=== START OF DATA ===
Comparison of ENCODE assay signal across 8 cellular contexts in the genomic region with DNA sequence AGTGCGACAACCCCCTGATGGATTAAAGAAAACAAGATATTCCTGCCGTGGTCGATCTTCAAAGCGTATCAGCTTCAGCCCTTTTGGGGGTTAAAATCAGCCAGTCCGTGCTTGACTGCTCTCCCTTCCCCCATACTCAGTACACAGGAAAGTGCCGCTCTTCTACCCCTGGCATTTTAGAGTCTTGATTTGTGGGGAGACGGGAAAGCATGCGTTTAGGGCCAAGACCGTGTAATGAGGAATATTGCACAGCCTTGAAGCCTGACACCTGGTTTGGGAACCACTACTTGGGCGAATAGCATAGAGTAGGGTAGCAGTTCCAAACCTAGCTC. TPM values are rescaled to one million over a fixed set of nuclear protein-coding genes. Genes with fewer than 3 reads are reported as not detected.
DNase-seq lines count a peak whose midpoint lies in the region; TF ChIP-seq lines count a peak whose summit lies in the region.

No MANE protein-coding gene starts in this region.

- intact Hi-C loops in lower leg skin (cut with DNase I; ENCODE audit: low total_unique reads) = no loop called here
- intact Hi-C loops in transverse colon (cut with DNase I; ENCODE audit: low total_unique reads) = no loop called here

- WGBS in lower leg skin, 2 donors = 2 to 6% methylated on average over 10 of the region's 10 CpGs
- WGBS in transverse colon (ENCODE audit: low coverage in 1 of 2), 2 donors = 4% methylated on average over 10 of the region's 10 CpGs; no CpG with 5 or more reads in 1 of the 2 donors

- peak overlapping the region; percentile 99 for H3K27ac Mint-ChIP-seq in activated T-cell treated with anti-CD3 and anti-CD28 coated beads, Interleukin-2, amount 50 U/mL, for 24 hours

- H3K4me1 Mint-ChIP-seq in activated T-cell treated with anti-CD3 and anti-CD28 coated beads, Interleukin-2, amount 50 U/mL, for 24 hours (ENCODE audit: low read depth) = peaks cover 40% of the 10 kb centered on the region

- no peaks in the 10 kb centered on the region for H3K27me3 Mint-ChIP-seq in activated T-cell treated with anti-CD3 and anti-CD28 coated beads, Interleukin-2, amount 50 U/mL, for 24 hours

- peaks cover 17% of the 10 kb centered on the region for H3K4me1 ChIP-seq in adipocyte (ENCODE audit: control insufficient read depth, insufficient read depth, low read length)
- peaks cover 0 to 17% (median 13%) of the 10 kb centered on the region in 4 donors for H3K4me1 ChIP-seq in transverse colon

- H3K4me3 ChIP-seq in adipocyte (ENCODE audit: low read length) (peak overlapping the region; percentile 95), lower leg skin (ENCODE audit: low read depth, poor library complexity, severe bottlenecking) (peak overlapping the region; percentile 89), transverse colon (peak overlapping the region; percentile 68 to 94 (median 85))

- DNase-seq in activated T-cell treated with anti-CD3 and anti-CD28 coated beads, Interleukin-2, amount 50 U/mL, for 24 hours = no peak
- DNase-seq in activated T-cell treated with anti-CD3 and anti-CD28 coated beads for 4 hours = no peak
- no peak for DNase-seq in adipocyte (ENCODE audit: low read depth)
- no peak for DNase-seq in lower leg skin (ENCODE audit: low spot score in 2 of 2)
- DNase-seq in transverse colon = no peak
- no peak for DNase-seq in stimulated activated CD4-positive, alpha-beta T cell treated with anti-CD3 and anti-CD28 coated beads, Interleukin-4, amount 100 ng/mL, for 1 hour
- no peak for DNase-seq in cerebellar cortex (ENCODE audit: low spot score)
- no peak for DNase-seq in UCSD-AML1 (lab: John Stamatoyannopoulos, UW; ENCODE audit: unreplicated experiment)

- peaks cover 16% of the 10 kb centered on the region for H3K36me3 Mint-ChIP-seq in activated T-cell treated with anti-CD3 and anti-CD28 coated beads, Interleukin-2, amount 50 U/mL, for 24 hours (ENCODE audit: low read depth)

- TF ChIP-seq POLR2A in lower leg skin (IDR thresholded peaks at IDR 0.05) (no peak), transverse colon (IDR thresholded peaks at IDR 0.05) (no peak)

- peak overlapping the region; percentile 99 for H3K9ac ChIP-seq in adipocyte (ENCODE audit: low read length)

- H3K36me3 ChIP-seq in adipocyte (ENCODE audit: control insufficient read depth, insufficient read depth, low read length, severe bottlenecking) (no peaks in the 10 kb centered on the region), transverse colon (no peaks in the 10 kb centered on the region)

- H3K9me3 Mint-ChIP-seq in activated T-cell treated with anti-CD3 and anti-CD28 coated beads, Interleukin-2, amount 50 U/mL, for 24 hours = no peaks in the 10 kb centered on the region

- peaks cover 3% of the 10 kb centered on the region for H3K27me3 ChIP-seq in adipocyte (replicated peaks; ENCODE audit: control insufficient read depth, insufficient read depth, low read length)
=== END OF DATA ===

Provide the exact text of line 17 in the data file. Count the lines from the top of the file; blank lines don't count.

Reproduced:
- no peak for DNase-seq in lower leg skin (ENCODE audit: low spot score in 2 of 2)